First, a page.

It is natural for Americans to like the sound of the word "constitution". They have the best one ever written in a single document. It consists, in the copy I have before me, of 12 pages, 11 if you exclude the list of the men who signed it. There are also amendments added over the past two centuries: they amount to another nine pages. If President Bush tucked himself up with it at his famously early bedtime of 9.30, he could finish it well before 10.
The proposed EU constitution, on the other hand, runs 511 pages in lenght. It reads more as a commercial contract than as an outline for federalism.
Rather than confining itself to the division of powers by which a country should be governed – head of state, parliament, judiciary, what's local and what's national – it lays out scores of pages telling people how to run their lives. It supports positive discrimination, outlaws the death penalty in all circumstances, commits itself to high public spending, compulsory consultation with trade unions about changes at work, "the exchange of youth workers", "fat-free breakfasts", "distance education" and "the physical and moral integrity of sportsmen and sportswomen" (I made one of these up). And it imposes all these on nations that have their own governments and electorates.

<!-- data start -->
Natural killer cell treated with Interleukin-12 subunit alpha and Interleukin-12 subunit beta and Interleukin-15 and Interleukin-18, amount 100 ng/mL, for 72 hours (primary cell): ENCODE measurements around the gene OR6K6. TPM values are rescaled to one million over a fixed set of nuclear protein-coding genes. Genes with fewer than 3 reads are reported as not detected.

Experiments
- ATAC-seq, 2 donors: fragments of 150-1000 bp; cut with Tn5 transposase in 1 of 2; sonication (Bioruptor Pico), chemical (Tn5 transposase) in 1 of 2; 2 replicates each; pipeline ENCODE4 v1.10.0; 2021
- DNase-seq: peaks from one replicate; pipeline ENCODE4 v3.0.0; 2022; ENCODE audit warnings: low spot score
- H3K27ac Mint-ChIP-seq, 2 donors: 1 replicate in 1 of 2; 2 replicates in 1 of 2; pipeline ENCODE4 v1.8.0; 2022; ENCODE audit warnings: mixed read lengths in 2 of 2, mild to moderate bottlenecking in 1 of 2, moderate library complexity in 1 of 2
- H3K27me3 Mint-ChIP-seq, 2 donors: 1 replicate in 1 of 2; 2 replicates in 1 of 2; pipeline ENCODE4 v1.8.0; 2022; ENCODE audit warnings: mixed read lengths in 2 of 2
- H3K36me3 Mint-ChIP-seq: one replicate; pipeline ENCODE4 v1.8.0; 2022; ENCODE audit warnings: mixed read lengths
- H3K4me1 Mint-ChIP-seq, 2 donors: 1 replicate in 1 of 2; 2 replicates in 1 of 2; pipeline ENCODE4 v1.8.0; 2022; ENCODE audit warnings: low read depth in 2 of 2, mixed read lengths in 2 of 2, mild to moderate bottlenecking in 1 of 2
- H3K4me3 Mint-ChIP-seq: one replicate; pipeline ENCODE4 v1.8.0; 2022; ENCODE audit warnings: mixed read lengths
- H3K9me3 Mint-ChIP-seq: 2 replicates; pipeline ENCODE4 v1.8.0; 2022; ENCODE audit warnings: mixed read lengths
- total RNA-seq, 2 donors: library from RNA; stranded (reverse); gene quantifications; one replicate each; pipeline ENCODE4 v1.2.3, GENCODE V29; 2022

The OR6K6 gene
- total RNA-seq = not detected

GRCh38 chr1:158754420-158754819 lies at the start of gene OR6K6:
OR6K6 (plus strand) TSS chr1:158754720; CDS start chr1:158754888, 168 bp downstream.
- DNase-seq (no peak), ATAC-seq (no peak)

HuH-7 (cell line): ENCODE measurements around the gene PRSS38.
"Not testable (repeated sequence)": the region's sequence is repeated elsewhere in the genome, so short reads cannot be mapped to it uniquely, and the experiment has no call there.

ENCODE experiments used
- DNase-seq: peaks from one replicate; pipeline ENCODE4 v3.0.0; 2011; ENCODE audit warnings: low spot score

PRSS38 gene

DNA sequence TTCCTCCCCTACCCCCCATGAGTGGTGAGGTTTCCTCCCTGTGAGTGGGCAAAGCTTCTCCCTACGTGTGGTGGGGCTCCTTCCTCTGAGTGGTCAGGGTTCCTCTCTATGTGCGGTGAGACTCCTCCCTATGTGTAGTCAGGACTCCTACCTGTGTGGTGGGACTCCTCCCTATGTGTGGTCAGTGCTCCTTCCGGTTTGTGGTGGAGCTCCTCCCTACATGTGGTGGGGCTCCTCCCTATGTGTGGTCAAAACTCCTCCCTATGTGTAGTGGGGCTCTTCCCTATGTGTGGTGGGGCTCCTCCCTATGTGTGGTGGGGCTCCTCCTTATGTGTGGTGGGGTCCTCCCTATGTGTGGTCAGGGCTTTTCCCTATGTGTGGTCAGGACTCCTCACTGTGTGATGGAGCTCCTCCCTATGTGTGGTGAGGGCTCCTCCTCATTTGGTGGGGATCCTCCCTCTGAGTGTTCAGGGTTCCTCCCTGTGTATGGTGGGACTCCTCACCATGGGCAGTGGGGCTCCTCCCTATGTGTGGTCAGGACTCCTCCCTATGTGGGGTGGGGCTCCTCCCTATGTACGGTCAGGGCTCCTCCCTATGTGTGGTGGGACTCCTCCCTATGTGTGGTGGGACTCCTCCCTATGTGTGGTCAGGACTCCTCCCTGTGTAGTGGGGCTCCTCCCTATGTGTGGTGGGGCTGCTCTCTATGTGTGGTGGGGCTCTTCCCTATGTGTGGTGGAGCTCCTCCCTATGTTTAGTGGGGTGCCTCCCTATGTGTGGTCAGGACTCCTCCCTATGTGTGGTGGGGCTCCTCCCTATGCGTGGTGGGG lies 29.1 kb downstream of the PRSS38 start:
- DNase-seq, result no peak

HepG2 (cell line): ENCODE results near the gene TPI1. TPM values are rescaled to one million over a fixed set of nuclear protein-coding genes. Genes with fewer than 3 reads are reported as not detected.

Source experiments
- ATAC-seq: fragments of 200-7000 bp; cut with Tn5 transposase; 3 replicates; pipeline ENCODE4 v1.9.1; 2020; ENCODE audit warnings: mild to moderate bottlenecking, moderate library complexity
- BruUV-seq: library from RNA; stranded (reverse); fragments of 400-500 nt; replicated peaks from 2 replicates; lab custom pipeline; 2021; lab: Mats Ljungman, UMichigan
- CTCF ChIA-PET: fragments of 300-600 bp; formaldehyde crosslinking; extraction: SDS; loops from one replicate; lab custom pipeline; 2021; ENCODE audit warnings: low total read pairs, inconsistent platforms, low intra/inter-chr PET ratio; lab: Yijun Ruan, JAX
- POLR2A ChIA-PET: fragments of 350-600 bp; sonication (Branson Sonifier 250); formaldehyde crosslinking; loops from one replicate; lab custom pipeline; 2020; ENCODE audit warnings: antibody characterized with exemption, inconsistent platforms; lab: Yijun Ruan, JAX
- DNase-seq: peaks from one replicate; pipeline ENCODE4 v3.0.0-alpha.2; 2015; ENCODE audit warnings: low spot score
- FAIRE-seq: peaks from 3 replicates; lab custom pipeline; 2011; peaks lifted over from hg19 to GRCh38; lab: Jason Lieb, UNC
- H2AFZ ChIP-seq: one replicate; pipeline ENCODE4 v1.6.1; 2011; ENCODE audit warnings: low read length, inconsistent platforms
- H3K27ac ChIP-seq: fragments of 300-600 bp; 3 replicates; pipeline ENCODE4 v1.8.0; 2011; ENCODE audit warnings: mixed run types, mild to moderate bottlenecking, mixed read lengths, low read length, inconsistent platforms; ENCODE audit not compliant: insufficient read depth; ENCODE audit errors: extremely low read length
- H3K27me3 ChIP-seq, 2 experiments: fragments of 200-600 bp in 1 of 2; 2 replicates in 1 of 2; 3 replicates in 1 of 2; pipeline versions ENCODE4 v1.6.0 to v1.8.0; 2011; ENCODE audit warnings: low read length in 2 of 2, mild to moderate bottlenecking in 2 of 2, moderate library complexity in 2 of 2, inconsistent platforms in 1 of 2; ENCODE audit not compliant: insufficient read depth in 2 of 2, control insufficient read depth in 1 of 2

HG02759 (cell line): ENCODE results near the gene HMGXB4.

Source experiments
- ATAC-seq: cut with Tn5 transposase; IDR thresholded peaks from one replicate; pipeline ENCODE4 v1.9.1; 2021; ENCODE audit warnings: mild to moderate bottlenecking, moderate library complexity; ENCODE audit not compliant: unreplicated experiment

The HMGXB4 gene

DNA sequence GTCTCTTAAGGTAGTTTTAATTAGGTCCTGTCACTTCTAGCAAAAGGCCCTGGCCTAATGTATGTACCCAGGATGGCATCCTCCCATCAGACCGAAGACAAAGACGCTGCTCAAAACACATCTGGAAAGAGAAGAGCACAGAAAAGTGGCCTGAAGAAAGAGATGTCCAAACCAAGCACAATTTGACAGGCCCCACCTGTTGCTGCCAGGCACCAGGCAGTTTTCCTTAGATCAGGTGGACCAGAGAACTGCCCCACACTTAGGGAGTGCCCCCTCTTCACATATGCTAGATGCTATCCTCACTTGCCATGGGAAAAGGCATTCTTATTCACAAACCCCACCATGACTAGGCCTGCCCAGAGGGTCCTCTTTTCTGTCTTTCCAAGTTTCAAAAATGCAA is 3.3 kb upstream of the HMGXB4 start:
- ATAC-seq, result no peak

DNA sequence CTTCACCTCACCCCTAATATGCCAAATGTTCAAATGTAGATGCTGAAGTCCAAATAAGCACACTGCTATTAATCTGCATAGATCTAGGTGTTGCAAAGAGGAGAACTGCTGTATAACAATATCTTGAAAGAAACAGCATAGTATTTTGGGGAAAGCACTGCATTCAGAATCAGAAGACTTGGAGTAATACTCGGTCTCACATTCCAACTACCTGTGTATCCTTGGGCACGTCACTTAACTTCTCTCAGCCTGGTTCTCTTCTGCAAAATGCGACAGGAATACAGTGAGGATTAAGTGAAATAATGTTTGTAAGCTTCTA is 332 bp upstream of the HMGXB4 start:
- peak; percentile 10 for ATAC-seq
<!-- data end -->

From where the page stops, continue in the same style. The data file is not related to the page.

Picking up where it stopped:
It also contains a great bundle of miscellaneous provisions about such things as abortion in Malta, "Hot Rolling Mills Nos 1 and 2" for a steel company in the Czech Republic, some rather frightening-looking stuff about the nuclear power plant in Slovakia and "the right to provide services by natural persons who do not enjoy hembygdsrätt/kotiseutuoikeus (regional citizenship) in Åland". This is not a constitution, certainly not a constitution intended to be understood by those it affects. It is a vast agglomeration of decisions made by governments to take power over citizens of vastly differing countries.